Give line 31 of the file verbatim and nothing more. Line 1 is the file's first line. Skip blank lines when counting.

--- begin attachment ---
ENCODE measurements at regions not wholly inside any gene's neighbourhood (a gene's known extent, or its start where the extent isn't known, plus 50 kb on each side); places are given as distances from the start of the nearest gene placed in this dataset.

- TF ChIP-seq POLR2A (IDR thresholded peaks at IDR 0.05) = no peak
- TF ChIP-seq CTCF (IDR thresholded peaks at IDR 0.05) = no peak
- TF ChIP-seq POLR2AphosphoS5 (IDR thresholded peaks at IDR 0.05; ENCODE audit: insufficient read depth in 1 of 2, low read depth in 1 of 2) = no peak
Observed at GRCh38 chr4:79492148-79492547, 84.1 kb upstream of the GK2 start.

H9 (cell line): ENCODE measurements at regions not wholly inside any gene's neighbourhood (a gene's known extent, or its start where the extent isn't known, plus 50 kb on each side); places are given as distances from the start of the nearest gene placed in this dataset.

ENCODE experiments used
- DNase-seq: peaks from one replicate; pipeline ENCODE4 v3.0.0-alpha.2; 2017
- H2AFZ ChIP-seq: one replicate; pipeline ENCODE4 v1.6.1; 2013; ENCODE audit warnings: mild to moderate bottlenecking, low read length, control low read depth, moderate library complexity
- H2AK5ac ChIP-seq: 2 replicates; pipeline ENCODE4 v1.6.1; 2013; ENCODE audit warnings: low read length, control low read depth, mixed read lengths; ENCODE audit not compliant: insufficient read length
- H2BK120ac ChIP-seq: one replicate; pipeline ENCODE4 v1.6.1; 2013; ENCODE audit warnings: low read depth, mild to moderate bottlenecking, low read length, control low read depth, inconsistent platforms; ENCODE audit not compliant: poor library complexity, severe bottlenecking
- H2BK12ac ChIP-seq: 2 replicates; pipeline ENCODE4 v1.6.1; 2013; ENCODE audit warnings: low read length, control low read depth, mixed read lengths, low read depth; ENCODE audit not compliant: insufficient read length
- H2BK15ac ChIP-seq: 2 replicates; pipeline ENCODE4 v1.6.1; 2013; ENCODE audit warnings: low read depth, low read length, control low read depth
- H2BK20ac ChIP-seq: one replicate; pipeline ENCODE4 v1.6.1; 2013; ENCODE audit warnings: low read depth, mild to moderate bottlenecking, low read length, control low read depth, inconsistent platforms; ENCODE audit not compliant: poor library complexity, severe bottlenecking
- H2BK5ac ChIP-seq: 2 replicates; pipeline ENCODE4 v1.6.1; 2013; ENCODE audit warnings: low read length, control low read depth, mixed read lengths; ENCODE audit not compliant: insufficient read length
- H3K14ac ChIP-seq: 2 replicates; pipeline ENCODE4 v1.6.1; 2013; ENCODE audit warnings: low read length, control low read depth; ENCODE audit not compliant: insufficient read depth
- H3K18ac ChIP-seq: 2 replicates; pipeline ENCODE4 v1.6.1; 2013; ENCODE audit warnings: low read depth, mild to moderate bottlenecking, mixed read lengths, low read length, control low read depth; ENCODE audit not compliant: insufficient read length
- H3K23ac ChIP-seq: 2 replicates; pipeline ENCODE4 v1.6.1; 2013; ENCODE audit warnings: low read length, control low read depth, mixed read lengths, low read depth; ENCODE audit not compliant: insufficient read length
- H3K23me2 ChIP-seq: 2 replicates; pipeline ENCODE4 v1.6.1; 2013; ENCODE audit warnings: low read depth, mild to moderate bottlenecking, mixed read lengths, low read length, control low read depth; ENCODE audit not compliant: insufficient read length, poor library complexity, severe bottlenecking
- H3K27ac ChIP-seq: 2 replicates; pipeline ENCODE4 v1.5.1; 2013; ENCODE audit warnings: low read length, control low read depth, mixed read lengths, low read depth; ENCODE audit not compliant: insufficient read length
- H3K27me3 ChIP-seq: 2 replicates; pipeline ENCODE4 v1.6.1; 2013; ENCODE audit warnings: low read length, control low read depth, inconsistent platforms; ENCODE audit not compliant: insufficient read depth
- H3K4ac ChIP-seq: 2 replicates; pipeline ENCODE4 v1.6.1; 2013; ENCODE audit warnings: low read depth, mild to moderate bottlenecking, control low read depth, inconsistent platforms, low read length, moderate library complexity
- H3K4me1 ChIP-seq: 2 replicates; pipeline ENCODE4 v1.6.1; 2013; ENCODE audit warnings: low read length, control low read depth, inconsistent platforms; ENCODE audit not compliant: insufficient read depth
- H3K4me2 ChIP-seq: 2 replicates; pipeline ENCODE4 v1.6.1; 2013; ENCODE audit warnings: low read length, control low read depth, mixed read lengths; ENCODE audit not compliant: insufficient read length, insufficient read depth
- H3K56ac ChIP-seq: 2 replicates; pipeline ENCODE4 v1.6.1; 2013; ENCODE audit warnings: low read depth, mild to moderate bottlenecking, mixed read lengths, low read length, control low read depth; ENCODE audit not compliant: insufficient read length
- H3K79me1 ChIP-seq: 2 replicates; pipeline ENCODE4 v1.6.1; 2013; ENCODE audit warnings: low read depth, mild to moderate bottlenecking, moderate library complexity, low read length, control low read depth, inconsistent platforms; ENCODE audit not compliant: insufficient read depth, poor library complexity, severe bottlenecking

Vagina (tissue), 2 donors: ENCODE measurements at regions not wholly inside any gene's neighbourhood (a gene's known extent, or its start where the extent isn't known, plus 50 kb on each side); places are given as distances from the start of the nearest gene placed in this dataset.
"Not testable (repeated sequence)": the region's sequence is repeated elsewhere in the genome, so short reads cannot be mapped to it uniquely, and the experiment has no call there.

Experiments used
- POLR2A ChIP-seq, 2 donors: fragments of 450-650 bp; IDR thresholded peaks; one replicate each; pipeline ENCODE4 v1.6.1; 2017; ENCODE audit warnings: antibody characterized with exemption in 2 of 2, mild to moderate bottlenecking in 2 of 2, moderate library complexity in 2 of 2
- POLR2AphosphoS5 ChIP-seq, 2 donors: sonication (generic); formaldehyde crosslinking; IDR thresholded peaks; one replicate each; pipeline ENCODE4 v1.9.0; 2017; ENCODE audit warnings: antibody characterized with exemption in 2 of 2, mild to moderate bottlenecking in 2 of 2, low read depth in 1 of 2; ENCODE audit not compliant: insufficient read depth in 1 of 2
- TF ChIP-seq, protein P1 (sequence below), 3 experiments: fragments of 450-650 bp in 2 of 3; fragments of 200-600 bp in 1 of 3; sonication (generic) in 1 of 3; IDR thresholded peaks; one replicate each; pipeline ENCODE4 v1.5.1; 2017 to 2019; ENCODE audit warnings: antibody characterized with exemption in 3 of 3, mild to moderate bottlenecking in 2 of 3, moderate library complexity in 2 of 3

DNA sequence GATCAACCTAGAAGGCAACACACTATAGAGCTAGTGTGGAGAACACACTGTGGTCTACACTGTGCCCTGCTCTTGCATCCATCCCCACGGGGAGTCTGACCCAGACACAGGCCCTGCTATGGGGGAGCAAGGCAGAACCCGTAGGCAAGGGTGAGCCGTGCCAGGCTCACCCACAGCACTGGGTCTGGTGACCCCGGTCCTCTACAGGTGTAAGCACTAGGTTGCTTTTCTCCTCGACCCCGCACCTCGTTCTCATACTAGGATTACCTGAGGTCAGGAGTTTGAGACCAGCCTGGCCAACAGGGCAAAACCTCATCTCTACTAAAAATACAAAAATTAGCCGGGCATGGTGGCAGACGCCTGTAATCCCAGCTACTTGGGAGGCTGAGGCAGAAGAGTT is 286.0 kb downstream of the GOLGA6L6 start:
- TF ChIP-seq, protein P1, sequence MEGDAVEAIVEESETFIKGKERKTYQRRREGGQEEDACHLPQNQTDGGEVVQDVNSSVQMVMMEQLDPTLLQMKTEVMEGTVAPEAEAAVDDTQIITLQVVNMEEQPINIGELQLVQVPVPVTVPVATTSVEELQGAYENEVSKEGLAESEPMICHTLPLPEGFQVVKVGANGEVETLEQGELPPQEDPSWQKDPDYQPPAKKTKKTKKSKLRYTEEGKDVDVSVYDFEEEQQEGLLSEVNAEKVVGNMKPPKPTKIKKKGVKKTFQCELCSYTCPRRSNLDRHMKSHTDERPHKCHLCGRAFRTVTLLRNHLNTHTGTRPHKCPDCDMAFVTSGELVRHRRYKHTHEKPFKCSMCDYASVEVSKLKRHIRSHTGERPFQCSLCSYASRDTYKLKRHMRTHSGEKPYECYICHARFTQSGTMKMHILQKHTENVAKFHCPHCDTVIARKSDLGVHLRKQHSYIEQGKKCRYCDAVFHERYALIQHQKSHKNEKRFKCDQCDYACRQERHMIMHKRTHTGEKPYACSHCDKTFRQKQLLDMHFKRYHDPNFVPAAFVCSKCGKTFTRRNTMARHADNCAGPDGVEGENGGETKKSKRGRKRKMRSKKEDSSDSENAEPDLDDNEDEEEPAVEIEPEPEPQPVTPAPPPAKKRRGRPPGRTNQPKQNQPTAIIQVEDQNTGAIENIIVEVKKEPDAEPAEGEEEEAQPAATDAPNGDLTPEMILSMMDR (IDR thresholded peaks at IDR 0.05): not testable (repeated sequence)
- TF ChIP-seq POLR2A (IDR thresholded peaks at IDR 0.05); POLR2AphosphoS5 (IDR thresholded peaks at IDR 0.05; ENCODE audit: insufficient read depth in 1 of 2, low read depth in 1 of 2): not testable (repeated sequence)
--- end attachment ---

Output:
- POLR2AphosphoS5 ChIP-seq, 2 donors: sonication (generic); formaldehyde crosslinking; IDR thresholded peaks; one replicate each; pipeline ENCODE4 v1.9.0; 2017; ENCODE audit warnings: antibody characterized with exemption in 2 of 2, mild to moderate bottlenecking in 2 of 2, low read depth in 1 of 2; ENCODE audit not compliant: insufficient read depth in 1 of 2